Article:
Last Updated:Friday - 09/24/2010
February 1, 2010
Benedict wants monotheists singing from the same page
While most of the media coverage around Pope Benedict's visit to the Rome synagogue on Jan. 17 focused on Jewish-Catholic tensions, little attention was given to the pope's call for a united front on important moral, cultural issues.
Obviously, there are differences between Judaism and Christianity. But the pope was at pains to emphasize that when Jews and Christians work together on moral issues God's "light comes closer and shines on all the peoples of the world."
The Ten Commandments, Pope Benedict said, are "a shining light for ethical principles, hope and dialogue." He called the Decalogue "a great ethical code for all humanity" and urged interfaith cooperation on three issues.
First, the Decalogue calls on all to reawaken "in our society openness to the transcendent dimension." Second, the Commandments urge us to respect life and protect it. Third, they call us "to preserve and to promote the sanctity of the family."
The pope went on to argue that the teachings of both Moses and Jesus call for "a special generosity towards the poor, towards women and children, strangers, the sick, the weak and the needy."
In short, there is - or ought to be - a joint Jewish-Christian voice for transforming the moral culture of society.
This is not the first time Pope Benedict has made such an argument. His 2006 trip to Turkey was, in part, an attempt to build bridges with Islam. As complex as the Church's relations with Judaism are, there is even greater complexity in building links with the Muslim world.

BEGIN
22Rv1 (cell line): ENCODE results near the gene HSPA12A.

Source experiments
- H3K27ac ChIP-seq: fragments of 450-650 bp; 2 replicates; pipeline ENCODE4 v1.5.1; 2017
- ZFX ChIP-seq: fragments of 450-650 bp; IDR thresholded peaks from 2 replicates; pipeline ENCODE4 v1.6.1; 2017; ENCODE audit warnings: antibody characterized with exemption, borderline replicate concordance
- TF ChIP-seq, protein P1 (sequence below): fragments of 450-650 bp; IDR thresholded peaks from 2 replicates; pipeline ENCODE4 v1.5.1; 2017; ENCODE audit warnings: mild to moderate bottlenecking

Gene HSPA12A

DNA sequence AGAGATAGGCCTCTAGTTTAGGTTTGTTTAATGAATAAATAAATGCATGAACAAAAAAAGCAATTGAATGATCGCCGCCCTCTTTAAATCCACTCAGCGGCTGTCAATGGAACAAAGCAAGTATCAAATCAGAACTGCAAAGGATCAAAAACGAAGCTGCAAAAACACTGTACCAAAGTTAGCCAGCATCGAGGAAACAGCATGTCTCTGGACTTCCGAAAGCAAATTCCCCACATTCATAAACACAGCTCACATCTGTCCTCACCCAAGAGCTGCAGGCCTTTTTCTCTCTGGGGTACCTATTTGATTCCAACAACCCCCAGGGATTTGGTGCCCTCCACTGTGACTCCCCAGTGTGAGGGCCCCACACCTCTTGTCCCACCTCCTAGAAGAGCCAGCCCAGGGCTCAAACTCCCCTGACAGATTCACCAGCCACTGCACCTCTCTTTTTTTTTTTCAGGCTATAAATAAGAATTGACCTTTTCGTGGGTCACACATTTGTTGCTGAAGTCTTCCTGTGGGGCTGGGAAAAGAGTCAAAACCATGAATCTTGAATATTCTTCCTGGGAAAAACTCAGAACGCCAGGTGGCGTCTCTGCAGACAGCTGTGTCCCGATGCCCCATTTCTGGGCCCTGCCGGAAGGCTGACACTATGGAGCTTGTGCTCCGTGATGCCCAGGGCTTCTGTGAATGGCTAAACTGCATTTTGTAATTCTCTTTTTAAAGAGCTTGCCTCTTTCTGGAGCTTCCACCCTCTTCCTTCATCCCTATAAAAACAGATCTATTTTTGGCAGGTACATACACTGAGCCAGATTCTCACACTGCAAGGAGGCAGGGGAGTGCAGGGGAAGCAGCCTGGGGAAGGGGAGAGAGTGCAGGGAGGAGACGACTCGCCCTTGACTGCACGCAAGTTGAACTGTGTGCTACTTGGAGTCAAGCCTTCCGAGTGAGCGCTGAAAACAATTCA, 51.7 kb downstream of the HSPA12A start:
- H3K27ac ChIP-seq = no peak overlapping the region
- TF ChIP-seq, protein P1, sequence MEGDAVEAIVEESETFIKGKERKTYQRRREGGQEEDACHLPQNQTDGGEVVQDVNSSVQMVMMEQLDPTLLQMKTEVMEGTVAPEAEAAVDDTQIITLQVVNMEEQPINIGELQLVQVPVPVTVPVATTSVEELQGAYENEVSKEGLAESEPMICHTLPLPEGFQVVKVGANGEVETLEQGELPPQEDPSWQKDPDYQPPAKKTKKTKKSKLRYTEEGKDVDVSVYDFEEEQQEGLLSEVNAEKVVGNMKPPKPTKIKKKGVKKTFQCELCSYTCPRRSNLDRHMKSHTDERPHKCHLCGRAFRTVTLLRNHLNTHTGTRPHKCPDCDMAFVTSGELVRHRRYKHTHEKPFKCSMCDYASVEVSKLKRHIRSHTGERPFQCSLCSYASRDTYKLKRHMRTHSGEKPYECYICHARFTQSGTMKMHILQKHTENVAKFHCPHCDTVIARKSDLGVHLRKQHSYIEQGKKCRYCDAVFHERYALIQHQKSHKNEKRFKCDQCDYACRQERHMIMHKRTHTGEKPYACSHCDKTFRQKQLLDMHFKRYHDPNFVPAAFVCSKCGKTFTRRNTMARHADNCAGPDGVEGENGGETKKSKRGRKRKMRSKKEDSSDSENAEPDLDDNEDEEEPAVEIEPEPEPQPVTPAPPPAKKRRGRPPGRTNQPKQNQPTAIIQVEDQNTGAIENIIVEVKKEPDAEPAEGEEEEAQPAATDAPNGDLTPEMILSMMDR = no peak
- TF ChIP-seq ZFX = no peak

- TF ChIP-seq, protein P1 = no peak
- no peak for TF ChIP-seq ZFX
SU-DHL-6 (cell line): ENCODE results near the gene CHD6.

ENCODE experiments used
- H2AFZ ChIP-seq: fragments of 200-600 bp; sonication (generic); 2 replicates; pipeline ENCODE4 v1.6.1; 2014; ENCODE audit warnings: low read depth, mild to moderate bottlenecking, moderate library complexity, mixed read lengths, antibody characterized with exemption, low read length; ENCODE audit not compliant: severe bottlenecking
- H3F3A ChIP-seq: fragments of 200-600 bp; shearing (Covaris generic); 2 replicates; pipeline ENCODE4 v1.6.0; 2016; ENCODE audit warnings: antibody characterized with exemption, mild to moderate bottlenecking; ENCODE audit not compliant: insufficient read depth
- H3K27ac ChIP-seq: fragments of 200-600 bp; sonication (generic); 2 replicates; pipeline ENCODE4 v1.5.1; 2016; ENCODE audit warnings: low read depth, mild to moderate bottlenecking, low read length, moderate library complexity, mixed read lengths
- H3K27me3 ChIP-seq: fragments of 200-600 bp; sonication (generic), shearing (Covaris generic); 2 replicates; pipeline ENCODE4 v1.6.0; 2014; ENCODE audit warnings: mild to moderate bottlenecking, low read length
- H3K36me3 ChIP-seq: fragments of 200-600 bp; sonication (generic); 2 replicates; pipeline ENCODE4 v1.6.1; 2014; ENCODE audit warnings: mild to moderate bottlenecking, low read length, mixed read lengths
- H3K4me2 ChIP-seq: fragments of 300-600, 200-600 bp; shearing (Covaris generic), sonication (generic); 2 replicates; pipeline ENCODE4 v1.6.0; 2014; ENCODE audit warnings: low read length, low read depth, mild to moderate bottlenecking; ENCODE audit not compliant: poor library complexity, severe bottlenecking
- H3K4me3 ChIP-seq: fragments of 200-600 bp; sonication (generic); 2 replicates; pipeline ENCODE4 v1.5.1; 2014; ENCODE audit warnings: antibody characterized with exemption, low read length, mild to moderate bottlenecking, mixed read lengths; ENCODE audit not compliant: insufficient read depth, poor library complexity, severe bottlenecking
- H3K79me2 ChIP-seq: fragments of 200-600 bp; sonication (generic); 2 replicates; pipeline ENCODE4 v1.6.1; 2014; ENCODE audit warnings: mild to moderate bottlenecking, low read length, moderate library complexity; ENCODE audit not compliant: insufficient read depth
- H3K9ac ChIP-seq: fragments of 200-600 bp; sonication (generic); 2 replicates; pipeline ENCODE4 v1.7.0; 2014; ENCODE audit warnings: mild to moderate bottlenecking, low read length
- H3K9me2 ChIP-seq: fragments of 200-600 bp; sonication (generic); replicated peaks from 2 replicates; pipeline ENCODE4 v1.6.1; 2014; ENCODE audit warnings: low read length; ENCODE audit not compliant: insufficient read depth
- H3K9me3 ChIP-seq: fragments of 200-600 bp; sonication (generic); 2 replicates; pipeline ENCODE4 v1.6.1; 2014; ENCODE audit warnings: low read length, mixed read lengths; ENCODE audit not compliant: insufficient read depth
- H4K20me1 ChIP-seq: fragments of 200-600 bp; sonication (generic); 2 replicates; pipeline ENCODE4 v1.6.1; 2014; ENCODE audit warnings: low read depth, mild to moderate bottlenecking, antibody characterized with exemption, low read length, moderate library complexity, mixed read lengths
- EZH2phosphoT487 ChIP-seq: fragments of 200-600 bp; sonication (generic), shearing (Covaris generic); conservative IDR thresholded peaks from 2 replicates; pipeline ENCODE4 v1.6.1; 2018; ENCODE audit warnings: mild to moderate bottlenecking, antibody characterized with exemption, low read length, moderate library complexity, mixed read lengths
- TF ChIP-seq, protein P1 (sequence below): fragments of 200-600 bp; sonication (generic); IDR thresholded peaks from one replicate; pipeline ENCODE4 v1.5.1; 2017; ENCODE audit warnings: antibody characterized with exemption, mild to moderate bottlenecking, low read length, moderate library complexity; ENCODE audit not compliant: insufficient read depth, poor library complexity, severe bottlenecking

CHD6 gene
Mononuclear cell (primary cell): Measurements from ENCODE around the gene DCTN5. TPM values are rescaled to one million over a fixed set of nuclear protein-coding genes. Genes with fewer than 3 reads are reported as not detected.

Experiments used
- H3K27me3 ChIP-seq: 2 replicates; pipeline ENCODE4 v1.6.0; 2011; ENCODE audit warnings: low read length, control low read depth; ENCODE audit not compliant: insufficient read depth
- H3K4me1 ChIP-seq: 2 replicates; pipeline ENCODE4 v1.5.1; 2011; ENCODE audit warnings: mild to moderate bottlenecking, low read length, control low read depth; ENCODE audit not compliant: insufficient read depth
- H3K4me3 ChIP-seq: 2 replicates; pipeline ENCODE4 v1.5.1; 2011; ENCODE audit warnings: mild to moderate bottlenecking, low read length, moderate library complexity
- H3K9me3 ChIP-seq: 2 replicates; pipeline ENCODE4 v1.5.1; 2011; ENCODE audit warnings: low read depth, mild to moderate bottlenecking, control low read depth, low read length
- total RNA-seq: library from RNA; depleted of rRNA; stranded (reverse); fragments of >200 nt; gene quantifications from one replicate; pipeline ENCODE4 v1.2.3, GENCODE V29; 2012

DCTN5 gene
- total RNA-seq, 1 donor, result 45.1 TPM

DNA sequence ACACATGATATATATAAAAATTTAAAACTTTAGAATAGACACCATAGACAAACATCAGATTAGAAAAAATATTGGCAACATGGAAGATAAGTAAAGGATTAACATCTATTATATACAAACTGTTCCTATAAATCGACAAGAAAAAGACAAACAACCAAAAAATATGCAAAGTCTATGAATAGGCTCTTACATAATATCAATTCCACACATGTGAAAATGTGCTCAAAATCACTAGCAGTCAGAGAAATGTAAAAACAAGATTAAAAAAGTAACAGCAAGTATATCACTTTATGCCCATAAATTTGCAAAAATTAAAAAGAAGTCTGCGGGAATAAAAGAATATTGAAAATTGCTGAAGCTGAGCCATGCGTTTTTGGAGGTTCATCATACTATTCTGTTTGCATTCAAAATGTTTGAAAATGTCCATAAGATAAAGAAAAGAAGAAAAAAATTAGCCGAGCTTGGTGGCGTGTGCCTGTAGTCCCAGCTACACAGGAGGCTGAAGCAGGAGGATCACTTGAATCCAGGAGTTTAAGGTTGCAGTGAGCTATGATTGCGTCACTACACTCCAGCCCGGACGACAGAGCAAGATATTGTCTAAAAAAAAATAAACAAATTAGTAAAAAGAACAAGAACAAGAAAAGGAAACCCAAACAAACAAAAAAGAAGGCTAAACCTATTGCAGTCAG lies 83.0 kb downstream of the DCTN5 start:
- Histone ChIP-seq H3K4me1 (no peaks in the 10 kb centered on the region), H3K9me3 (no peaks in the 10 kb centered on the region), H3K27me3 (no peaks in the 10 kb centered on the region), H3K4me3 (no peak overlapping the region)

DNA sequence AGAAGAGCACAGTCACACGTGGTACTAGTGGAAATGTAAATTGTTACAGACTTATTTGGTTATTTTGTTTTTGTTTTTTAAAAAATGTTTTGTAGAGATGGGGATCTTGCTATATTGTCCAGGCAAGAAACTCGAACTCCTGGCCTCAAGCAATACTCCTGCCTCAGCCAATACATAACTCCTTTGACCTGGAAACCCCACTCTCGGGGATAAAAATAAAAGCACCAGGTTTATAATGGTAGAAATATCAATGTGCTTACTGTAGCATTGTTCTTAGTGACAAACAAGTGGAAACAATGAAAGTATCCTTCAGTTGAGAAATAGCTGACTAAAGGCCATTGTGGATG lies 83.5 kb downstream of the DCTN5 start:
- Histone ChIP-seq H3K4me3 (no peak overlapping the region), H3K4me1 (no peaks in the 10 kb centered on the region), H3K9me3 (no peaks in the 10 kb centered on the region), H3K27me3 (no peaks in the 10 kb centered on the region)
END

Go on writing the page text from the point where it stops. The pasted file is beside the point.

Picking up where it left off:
Nevertheless, the pope contends that moral confusion in the West led to the reawakening of the Islamic soul. That reawakening enables Christian-Muslim cooperation on moral issues. The issues he raised at the synagogue could provide a basis for a common voice among the monotheistic religions in addressing the West's moral crisis.
Pope Benedict is less likely to pursue such an alliance with the mystical Eastern religions because he sees them as a form of therapy with no inherent trust in reason.
A trust in reason is what the three monotheistic religions share. In his Regensburg lecture of 2006, the pope lamented that "reason which is deaf to the divine" is widespread in today's world. Such a constricted understanding of reason attempts to push religious faith off to the netherworld of private personal choice, excluding it from having any impact on the public debates of the day.
Benedict is aware that if religious faith and religious reason are going to regain their place in the public square, it will because the monotheistic religions sing from the same page. When that day comes, the interfaith harmony will perk up the ears of a world weary of the monotone droning of overly secularized reason and morality.
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